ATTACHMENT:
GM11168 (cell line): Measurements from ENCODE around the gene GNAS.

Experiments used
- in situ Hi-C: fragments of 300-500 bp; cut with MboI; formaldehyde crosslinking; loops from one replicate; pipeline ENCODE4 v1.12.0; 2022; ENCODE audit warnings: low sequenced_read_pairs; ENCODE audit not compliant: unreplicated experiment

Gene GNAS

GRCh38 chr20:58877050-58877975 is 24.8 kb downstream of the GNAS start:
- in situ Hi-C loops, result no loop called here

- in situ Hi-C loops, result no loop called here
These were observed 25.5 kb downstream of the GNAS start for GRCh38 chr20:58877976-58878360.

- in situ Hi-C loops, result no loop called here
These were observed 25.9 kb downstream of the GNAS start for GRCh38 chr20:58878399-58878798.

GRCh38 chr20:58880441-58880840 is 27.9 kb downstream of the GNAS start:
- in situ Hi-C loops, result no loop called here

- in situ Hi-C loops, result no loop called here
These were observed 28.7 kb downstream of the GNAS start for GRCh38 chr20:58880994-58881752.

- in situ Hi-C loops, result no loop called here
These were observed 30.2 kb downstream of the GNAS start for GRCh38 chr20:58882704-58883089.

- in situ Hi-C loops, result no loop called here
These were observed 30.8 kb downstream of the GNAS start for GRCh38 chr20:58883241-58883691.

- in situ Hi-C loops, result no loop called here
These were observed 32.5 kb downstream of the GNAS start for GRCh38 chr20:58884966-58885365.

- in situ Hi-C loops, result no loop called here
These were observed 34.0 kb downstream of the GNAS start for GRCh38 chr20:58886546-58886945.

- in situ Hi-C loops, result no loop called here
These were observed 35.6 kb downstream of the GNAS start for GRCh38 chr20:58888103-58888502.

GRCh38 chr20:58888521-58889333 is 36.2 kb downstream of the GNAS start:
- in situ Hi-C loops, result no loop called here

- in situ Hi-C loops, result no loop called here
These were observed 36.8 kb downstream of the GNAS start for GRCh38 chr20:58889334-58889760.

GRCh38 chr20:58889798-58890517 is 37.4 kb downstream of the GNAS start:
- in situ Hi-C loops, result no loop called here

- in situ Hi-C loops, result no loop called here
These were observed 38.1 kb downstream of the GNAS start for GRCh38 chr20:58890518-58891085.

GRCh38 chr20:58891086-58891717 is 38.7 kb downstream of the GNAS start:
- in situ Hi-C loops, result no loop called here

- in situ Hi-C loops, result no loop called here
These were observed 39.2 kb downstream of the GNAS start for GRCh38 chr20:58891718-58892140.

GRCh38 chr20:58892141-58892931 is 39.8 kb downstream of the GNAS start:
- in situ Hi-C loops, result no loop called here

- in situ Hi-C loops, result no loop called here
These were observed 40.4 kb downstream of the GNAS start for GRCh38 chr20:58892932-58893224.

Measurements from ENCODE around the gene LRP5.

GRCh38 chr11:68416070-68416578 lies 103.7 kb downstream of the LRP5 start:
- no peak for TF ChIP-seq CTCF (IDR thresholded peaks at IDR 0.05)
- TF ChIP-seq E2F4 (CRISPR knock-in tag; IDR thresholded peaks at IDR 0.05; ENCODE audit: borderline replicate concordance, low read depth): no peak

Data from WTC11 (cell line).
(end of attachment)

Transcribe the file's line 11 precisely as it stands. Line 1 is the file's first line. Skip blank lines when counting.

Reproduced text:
GRCh38 chr20:58880441-58880840 is 27.9 kb downstream of the GNAS start: